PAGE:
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10baseT

Heortland Viziel Esvulari

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I read the very helpful HQ Voices-Esvular that talks about an Esvular village on the coastal flats below Viziel. It talks about the village of Beauchief and the population being about half Orlanthi/Hendriki and half Esvulari. Well, i'm familiar with the Orlanthi family and clan structure but not the Esvulari. HQVoices-Esvular mentions the Esvular village leader is a knight who owes fealty to the count of Viziel who in turn owes fealty to the Earl's conclave. From other readings and posts, i gather the knights are more like cataphracts. But what i dont know is, how is, with all the great RQG that has come out, how is the Esvulari government or structure like? Are their still knights, dukes, counts and earls... and these report  up to the annual talar councils at Mt Passant? (mainly looking at 1625 but any info is great).

Oh, and bishops are called Watchers?

(my guess is, now that some silt may have settled and development done, more info may be at hand... and thank you in advance)

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1 hour ago, 10baseT said:

I read the very helpful HQ Voices-Esvular that talks about an Esvular village on the coastal flats below Viziel. It talks about the village of Beauchief and the population being about half Orlanthi/Hendriki and half Esvulari. Well, i'm familiar with the Orlanthi family and clan structure but not the Esvulari. HQVoices-Esvular mentions the Esvular village leader is a knight who owes fealty to the count of Viziel who in turn owes fealty to the Earl's conclave. From other readings and posts, i gather the knights are more like cataphracts. But what i dont know is, how is, with all the great RQG that has come out, how is the Esvulari government or structure like? Are their still knights, dukes, counts and earls... and these report  up to the annual talar councils at Mt Passant? (mainly looking at 1625 but any info is great).

The Esvulari structure themselves according to the social norms that were established by the Middle Sea Empire (I'm inferring from p86 of History of the Heortling Peoples).  They probably have a big book of how its done that Belintar initially used to organize the Holy Country.  They have separate organisations for government, army, trade, sorcery and treasure.  The Middle Sea Empire book distinguished between Religion and Sorcery but I don't think that's viable now.  There's also a Navy but that would be mainly fishing since the Closing.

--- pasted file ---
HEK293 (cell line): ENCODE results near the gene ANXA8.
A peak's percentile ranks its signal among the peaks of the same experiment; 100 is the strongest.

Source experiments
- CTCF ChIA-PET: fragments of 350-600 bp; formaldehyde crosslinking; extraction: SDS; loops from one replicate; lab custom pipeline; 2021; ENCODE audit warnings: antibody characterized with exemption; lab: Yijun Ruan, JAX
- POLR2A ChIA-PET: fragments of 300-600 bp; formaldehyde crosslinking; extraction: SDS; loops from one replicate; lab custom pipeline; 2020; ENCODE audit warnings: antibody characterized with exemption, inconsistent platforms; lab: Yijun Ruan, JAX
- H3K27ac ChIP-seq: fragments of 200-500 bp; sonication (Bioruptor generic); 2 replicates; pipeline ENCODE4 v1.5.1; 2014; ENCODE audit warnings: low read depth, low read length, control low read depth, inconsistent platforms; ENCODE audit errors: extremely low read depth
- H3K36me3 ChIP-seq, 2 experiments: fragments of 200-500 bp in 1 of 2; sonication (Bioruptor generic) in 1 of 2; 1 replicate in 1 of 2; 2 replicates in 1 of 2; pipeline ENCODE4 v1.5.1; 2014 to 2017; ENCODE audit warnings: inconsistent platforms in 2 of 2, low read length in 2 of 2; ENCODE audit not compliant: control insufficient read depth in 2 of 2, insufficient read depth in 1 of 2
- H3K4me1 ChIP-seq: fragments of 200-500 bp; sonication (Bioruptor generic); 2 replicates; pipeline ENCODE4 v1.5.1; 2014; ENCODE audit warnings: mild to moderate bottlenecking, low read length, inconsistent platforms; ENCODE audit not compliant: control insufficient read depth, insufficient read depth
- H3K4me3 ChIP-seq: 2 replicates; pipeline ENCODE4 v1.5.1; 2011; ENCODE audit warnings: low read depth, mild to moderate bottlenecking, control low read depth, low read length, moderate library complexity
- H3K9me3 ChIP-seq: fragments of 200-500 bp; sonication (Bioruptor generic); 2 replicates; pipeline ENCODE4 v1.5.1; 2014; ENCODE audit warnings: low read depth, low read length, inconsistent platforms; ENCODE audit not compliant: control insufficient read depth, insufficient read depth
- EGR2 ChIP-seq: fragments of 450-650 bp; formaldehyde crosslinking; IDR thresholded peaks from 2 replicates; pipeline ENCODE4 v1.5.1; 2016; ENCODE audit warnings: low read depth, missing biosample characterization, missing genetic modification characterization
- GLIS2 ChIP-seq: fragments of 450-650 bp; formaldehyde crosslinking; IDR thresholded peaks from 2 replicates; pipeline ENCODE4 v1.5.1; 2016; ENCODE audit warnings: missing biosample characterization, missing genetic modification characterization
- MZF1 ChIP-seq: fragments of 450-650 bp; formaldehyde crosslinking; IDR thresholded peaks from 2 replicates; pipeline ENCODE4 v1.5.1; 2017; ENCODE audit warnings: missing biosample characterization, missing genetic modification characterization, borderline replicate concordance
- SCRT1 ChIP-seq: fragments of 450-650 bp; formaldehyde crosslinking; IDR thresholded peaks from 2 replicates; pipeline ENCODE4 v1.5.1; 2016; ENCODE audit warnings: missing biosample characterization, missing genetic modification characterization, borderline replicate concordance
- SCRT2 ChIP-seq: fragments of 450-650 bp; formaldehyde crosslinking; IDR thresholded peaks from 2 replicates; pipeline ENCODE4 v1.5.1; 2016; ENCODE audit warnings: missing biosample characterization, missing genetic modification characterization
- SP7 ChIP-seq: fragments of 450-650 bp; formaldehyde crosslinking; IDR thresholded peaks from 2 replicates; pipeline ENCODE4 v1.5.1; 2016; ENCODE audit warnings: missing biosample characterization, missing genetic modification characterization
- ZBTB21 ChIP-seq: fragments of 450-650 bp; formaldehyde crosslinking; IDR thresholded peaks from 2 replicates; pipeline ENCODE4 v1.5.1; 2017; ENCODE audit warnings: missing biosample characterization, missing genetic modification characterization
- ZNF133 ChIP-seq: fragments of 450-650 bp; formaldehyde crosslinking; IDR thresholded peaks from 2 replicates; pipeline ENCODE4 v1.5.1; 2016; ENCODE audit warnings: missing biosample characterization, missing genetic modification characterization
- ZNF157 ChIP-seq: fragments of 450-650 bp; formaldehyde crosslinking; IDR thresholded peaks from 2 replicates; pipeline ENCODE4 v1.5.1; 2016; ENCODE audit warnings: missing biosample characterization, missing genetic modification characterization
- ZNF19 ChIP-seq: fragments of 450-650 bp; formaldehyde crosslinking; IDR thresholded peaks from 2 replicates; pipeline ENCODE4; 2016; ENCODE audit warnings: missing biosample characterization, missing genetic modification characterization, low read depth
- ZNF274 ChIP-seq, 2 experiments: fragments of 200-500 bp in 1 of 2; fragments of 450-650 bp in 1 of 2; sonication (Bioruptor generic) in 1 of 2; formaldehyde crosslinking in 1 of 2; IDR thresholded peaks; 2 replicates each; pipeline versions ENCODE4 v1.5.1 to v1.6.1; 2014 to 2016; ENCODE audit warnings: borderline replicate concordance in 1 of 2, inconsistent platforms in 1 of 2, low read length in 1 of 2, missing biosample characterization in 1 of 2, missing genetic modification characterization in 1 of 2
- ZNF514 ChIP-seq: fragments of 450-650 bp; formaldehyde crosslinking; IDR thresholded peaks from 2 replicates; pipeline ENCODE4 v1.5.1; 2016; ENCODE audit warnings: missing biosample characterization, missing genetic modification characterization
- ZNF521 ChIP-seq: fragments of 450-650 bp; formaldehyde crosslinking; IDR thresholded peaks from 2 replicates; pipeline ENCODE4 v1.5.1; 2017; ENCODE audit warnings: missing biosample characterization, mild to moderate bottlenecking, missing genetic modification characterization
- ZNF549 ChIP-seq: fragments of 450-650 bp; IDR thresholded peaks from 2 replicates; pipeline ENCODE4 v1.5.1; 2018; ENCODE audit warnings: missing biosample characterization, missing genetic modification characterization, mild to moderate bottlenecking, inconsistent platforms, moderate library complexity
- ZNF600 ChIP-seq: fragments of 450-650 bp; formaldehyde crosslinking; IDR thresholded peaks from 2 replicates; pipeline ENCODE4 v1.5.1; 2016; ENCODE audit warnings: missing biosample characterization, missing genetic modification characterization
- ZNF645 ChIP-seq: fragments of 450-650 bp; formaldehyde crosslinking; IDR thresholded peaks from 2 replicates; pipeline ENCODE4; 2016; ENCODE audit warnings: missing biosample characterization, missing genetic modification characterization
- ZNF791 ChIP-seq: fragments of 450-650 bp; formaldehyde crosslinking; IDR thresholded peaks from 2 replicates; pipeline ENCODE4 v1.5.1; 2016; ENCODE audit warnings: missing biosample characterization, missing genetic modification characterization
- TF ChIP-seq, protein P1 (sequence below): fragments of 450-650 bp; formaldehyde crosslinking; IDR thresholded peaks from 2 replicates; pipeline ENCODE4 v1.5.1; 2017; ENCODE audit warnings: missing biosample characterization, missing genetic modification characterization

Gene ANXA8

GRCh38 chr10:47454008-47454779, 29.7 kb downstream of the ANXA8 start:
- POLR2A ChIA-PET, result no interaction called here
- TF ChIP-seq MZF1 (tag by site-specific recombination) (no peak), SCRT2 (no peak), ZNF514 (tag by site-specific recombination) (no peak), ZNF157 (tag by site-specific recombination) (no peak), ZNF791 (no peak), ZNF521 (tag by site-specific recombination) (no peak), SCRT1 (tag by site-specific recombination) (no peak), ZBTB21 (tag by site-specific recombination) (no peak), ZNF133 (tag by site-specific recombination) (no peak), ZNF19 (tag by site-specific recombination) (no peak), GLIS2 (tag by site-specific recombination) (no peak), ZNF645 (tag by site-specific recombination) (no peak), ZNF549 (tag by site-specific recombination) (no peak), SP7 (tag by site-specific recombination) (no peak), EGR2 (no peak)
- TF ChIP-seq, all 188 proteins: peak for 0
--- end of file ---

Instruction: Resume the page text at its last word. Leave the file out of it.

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9 hours ago, metcalph said:

(I'm inferring from p86 of History of the Heortling Peoples

Thank you, that was a good read. So it sounds like they still use the term knights. And Deputies run the provinces (which the Orlanthi call Earls) and they are assisted by Comes (which the Orlanthi call Shire Reaves or Sherrifs). While Orlanthi Chieftains still ruled their clans and and in their areas, are somewhat equivlent to the Deputies and Comes.

Edited by 10baseT

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7 minutes ago, 10baseT said:

Thank you, that was a good read. So it sounds like they still use the term knights.

It's debatable.  But nobody's going to complain if you call their mounted warriors knights.

7 minutes ago, 10baseT said:

And Deputies run the provinces (which the Orlanthi call Earls) and they are assisted by Comes (which the Orlanthi call Shire Reaves or Sherrifs). While Orlanthi Chieftains still ruled their clans and and in their areas, are somewhat equivlent to the Deputies and Comes.

There's really no difference between the Orlanthi and the Esvulari here.  The type of people the Esvulari appoint to be Deputies (The actual term would have been Vicar which is too ecclesiastical or the Greek Exarch (Ex-Archos -> From the Archon) which exists in Glorantha) and Comes (Counts) would be what the Orlanthi elsewhere call tribal kings and chieftains.  They might even think of themselves as such with the Malkioni titles being reserved for formal government usage.    

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The Esvlulari sestion of HQ Voices is one of the few there that needs an update, due to the latterly revised nature of the West (back to how Greg originally intended).

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The Esvulari "knight" is in all likelihood the local talar caste administrator, as all Esvulari are warriors (or war mages in case of their zzaburi). This is quite similar to the noble heavy cavalry of Rokari Seshnela, which in turn inherits the Hrestoli Man-of-all inititiation that most talar caste leaders of the pre-Rokari west used to undergo. It was possible for an Old Seshnegi talar to be purely an administrator or bureaucrat without any martial or magical abilities, but the higher offices sort of required the man-of-all status.